The microplate format has become a standard for many biological assays such as high throughput screening for drug discovery and radioimmunoassays. Productivity with these high volume procedures has been limited by the amount of sample handling required and low sample counting throughput. Now, however, microplate assays can be efficiently counted in microplates with the Packard TopCount Microplate Scintillation and Luminescence Counter. This paper summarizes TopCounts performance for counting samples in organic solvents or bound to the wells of microplates (in-plate assays) using MicroScintTM-O scintillation cocktail, a special formulation for samples in organic solvents. Results from an enzyme inhibition assay and a microplate immunoassay obtained with TopCount are comparable to those obtained by conventional liquid scintillation and gamma counting.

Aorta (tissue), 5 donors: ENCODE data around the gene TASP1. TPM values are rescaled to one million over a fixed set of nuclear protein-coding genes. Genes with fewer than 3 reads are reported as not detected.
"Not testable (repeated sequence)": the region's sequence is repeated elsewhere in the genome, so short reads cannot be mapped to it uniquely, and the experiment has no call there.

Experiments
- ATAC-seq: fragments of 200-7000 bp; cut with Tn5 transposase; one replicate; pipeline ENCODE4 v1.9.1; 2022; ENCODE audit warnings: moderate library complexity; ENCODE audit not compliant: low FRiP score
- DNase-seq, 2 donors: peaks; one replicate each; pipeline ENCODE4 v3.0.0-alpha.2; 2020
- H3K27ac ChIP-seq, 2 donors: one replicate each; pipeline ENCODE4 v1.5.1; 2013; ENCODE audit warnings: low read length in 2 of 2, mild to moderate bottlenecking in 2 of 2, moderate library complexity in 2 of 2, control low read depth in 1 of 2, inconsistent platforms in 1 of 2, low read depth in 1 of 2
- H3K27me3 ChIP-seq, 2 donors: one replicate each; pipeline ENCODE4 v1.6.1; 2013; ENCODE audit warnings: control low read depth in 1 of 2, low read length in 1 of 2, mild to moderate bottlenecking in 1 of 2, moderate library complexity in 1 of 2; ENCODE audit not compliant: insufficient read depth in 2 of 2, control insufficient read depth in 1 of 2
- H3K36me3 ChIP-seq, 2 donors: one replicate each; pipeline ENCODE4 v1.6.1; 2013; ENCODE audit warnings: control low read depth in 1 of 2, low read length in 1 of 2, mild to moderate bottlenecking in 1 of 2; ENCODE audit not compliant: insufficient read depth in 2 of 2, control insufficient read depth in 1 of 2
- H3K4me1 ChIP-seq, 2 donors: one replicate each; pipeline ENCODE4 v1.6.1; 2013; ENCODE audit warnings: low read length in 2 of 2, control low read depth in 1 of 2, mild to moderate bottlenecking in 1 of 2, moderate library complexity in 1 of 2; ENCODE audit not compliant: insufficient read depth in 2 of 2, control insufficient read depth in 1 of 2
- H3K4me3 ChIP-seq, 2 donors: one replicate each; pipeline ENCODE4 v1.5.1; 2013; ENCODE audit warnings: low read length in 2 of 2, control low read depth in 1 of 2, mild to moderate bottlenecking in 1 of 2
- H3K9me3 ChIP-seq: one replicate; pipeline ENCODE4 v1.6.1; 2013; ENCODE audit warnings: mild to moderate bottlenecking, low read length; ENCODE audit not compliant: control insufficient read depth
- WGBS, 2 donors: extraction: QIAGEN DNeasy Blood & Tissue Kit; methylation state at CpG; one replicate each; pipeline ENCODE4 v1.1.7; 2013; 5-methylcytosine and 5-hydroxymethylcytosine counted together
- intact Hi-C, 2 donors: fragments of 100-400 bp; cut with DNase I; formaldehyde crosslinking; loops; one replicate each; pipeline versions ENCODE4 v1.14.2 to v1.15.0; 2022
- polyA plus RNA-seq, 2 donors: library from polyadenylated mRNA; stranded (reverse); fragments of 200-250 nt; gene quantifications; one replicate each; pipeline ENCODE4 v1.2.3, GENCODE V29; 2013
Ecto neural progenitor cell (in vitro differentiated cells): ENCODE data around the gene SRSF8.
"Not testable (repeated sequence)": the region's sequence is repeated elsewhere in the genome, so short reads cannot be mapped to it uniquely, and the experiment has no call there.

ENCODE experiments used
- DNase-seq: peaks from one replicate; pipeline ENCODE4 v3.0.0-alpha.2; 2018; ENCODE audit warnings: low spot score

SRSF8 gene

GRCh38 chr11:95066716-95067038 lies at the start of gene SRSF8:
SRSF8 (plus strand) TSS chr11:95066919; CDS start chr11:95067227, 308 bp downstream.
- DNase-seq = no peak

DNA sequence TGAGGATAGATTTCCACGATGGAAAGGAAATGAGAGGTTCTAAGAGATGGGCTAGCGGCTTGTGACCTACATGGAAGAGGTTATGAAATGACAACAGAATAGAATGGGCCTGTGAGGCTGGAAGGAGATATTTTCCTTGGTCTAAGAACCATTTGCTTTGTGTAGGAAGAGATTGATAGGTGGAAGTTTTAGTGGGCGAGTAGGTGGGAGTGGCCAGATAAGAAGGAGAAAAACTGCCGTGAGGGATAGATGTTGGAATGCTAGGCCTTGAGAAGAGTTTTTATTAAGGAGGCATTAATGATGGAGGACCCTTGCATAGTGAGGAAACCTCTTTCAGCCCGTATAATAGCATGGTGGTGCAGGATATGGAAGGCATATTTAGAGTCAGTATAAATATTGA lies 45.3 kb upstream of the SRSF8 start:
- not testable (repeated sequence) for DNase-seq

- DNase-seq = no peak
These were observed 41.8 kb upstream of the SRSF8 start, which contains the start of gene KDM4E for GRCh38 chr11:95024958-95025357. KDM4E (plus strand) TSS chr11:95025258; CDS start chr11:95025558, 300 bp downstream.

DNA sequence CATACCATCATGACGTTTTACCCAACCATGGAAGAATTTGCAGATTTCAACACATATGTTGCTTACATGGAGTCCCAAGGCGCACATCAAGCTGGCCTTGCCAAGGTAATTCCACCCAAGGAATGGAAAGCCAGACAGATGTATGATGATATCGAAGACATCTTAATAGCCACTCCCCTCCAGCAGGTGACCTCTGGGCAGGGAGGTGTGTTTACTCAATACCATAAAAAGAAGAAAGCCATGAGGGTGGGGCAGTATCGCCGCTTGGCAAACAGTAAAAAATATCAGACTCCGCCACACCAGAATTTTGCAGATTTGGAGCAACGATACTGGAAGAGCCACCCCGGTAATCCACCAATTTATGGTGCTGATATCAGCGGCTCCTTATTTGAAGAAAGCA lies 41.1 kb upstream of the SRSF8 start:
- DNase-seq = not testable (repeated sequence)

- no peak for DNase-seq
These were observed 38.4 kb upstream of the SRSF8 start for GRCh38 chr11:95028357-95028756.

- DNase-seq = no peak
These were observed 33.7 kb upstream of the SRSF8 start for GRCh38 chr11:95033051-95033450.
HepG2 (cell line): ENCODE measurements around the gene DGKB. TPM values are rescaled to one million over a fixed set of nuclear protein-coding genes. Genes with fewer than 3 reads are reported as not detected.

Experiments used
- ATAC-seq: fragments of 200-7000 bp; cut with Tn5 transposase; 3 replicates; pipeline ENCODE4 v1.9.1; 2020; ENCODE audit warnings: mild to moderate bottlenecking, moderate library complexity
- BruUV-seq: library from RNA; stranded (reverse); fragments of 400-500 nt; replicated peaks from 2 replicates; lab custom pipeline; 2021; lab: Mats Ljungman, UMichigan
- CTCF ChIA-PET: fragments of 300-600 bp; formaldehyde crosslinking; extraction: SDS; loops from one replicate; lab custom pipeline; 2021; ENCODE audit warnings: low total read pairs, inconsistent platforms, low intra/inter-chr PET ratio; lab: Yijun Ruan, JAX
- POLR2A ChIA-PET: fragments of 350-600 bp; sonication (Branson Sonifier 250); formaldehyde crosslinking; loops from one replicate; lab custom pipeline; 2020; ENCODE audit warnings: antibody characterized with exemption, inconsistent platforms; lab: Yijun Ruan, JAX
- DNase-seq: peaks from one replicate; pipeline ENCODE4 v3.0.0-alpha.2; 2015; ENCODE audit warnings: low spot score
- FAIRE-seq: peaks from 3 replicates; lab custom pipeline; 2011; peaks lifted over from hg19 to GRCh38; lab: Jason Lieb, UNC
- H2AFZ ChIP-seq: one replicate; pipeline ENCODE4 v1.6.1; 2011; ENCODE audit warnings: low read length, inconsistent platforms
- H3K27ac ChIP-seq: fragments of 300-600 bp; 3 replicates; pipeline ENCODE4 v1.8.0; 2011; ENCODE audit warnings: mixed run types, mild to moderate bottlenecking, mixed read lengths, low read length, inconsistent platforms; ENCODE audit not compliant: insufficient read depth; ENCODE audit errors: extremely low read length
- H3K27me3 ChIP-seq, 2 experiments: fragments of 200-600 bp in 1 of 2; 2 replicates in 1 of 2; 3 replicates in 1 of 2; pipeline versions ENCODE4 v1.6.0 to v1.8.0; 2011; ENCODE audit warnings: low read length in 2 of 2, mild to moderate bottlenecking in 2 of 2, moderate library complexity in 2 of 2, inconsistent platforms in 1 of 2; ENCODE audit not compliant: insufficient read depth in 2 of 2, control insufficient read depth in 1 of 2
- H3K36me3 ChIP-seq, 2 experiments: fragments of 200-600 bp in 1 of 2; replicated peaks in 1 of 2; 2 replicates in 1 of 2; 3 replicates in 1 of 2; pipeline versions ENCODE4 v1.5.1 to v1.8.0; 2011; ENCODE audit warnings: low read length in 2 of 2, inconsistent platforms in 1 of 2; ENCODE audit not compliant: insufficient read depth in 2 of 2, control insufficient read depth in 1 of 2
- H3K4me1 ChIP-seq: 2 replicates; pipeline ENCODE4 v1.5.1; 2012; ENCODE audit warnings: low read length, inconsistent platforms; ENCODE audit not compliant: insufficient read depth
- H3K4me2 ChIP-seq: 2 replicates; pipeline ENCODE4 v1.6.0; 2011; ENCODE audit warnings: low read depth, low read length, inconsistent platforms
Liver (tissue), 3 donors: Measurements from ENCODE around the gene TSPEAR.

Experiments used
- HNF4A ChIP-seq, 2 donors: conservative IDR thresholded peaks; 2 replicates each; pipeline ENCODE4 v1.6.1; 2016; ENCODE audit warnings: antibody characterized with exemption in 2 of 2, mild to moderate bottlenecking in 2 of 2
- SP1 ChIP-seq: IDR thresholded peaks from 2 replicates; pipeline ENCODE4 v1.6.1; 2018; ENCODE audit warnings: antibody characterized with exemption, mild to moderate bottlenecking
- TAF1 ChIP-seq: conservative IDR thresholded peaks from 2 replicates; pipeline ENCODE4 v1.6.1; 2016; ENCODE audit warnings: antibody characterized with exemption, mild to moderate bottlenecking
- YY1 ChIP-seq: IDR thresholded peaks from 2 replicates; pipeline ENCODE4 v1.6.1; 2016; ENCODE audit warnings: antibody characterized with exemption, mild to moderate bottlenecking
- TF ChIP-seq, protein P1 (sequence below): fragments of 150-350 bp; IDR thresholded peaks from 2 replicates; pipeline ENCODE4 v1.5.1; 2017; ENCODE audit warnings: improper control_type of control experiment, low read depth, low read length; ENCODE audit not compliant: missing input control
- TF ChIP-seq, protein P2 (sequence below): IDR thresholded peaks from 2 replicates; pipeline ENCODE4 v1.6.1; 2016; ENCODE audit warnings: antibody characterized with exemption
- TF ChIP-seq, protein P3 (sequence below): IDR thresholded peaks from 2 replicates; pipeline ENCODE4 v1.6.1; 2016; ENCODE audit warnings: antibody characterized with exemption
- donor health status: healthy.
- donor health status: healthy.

Enzyme inhibition assays are among the many tests used by pharmaceutical companies to screen new compounds for biological activity. These assays measure the inhibitory effect of test compounds on target enzymes such as HIV proteases, various kinases, RNA and DNA transcriptases and polymerases. Enzyme activity is often determined by measuring the conversion of a radiolabeled substrate to a product that can be separated from the substrate by chromatography or organic extraction. After the separation step, the 3H- or 14C-labeled products, often in organic solvents, are counted by liquid scintillation counting (LSC). The assays are often done in microplates, and it is highly desirable to quantitate the radiolabeled product in this format, especially when the product can be eluted directly into microplates. By quantitating in microplates, additional sample handling and liquid scintillation vials can be eliminated. In addition, sample and cocktail volumes, and the resulting waste d